Together, these structures function as a cohesive unit, allowing the horse to move gracefully and efficiently across various terrains.

cleaning.hoofs edited 2

Importance of Hoof Care in Horse Health

A horse’s hooves play a vital role in its overall health and well-being. Just as we take care of our feet by wearing proper footwear, horses need proper hoof care to remain healthy and active.

Regular trimming and inspection by a skilled farrier or veterinarian help to prevent problems such as cracks, infections, or imbalances in the hoof. In some cases, horseshoes are applied to correct specific issues or provide added support.

In other instances, a horse may be perfectly happy and healthy without shoes, and proper trimming and care may be all that’s needed. The importance of hoof care extends beyond the foot. An improperly cared-for hoof can lead to lameness, affecting the horse’s gait and causing discomfort or pain.

This can have a domino effect on the rest of the horse’s body, leading to more significant health problems. So, do horseshoes hurt horses? As we delve into the anatomy of the horse’s hoof and the importance of proper care, we begin to see that the answer is complex.

Whether shod or unshod, what truly matters is the attention to detail, knowledge, and care that goes into maintaining a horse’s hooves. This foundation is the key to a horse’s health, performance, and overall happiness.

Detailed Description of How Horseshoes Are Applied

Shoeing a horse is a process that requires skill, precision, and an understanding of the individual horse’s needs. Here’s a general outline of how it’s typically done:

  1. Examination: The farrier begins by thoroughly examining the horse’s hooves, looking for signs of wear, imbalance, or any specific issues that need to be addressed.
  2. Trimming: Using specialized tools, the farrier trims the hoof wall and sole to the proper shape and length, ensuring a balanced foot.
  3. Fitting the Shoe: A horseshoe is selected or forged to match the horse’s specific hoof size and shape. It may be heated and shaped as needed to ensure a perfect fit.
  4. Attaching the Shoe: The shoe is then nailed to the hoof using specialized nails. The nails are driven in such a way that they do not cause pain or harm to the horse; they pass through the insensitive part of the hoof.
  5. Finishing Touches: The farrier will file and finish the hoof, ensuring that the shoe is securely attached and that there are no sharp edges or irregularities.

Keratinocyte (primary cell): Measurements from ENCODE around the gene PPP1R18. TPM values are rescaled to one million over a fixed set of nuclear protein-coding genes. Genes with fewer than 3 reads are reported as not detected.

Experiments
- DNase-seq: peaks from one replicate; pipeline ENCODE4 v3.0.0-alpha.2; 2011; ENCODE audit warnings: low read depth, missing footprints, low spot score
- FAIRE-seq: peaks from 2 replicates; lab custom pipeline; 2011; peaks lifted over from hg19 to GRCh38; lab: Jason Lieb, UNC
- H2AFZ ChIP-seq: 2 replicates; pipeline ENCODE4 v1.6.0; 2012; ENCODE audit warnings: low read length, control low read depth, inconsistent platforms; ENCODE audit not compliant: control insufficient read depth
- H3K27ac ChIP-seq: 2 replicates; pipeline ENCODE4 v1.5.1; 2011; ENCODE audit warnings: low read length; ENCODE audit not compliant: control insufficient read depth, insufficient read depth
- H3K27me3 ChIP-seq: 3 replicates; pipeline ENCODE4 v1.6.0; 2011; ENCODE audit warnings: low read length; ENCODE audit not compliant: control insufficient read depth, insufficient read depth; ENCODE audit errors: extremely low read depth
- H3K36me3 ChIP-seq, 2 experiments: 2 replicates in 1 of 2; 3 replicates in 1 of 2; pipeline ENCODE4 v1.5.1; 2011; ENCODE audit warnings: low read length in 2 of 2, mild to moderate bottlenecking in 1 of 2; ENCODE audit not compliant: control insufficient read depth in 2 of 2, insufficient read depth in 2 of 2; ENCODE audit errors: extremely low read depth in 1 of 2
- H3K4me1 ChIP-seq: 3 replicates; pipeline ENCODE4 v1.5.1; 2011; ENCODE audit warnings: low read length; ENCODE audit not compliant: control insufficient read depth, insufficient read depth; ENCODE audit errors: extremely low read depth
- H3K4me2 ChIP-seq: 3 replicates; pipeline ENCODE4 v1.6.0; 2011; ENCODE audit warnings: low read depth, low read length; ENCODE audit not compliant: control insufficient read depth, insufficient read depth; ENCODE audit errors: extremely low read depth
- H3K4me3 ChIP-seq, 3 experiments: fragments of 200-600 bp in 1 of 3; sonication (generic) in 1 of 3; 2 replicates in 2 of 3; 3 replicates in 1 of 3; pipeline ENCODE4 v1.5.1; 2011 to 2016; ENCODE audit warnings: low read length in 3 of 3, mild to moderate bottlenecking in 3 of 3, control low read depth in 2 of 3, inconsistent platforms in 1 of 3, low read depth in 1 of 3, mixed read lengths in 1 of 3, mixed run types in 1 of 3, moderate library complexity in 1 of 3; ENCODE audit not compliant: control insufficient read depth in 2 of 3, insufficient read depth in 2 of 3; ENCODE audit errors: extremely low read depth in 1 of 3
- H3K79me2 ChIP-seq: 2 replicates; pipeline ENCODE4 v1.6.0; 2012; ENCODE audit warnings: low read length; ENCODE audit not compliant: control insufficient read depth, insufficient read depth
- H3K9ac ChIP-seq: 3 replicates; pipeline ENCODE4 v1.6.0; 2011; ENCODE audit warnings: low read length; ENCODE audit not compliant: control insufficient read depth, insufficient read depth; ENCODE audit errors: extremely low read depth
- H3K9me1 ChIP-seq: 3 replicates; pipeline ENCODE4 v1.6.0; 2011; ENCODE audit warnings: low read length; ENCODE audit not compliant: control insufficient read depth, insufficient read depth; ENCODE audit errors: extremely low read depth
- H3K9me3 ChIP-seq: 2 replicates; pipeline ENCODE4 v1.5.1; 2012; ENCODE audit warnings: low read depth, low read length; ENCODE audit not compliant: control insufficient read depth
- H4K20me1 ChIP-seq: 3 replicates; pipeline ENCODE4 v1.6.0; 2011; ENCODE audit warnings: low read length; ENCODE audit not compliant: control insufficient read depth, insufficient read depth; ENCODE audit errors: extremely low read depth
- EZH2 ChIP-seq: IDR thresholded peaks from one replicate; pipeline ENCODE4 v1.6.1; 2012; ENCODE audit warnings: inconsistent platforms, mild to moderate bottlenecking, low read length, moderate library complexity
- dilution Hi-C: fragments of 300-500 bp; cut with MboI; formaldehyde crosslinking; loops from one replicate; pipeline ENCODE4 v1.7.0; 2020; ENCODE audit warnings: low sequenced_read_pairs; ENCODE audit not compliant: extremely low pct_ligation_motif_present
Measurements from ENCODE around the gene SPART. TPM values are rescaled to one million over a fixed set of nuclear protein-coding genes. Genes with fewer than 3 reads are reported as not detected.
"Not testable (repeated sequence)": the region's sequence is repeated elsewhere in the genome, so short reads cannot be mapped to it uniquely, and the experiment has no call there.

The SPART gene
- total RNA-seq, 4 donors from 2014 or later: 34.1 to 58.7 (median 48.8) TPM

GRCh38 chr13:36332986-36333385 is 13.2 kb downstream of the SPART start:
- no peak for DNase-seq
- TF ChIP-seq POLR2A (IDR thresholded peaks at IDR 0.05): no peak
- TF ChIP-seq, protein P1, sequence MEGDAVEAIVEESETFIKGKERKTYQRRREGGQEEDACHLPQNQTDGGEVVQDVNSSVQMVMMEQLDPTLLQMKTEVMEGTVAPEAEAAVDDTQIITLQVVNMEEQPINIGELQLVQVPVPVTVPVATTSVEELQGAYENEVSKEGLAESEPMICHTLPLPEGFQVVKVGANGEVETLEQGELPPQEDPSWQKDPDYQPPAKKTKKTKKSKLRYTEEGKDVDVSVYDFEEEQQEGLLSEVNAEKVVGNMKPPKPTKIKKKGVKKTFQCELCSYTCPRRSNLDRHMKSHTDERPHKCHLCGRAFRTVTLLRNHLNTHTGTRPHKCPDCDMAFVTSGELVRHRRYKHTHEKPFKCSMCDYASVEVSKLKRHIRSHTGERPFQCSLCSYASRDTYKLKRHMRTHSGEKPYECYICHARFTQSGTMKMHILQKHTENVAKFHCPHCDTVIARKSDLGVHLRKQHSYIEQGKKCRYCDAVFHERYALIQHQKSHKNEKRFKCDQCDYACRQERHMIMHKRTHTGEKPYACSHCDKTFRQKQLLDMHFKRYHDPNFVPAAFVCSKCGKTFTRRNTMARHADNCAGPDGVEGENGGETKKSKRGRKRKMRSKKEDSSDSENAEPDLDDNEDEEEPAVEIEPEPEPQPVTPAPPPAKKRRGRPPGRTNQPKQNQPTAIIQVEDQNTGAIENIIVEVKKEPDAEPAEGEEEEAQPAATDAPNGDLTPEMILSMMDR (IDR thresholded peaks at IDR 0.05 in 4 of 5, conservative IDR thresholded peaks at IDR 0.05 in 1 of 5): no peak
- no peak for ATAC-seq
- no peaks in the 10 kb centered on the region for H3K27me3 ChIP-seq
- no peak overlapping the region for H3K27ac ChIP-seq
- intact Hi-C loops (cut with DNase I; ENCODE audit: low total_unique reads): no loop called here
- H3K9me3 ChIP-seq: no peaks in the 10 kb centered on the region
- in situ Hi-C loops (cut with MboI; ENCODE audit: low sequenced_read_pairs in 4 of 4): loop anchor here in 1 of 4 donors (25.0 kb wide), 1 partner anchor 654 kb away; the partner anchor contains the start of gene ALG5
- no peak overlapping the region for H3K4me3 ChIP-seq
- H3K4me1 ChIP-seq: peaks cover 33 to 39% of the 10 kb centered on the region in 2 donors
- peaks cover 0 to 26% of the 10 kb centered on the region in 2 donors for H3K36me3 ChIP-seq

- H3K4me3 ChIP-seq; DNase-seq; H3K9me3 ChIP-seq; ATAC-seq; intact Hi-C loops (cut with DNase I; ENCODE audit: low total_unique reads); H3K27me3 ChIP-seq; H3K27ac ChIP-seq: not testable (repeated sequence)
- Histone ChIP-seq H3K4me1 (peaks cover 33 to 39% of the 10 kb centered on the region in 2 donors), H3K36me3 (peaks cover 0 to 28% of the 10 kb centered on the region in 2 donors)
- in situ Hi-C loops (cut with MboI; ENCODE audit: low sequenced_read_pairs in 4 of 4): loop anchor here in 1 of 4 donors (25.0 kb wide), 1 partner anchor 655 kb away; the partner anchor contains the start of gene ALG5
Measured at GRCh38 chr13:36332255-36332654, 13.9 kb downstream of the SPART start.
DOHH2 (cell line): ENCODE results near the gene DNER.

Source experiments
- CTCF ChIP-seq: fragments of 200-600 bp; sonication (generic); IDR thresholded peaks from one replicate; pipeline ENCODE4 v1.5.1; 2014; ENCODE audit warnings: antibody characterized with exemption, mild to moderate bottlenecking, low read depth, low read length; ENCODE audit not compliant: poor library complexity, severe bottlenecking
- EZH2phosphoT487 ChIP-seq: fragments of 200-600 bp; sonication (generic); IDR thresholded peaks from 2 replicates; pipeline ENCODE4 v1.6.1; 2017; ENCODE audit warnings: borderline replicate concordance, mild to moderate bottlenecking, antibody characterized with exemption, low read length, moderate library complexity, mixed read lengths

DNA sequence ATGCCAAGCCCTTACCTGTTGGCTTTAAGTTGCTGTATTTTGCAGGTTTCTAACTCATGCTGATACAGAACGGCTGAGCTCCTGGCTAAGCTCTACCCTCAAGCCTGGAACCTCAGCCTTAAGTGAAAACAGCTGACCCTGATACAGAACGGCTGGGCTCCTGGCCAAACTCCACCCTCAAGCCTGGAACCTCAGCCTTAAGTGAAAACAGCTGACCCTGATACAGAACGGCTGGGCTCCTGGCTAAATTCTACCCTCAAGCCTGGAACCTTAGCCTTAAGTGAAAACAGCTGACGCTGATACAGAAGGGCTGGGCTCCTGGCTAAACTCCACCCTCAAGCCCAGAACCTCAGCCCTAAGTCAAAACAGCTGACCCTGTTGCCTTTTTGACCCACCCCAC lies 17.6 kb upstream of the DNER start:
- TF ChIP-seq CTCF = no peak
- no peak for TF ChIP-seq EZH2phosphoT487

This process requires expertise, and when done correctly, it does not hurt the horse. It can actually enhance the horse’s comfort and ability to perform specific tasks.

Varieties of Horseshoes and Methods

Not all horseshoes are created equal, and the type of shoe used depends on the horse’s specific needs, job, and even the terrain it commonly traverses.

  • Traditional Steel Shoes: Often used for working or performance horses, providing durability and support.
  • Aluminum Shoes: Lighter in weight, these are typically used for racing horses or those needing less support.
  • Therapeutic Shoes: Custom-designed for horses with specific health issues or deformities, helping to correct or alleviate problems.
  • Barefoot Trimming: Some horses may not need shoes at all. Proper trimming and care can allow them to be comfortable and healthy without shoes.

The process of shoeing a horse is a complex, highly skilled practice that takes into consideration the individual horse’s anatomy, needs, and lifestyle. Whether a horse is shod with traditional steel shoes, lightweight aluminum, or therapeutic designs, or even goes without shoes, the key is in the understanding and application by skilled professionals.

This practice’s rich history and diverse techniques add another layer to our exploration of the central question: Do horseshoes hurt horses? The evidence continues to suggest that when done properly, they do not.

Picture of horses in training.

Claims that Horseshoes May Cause Pain or Harm

While many horse owners and professionals advocate for horseshoeing, there is a group of people who argue against the practice. They claim that horseshoes may cause discomfort, restrict the natural movement of the hoof, or even contribute to long-term harm.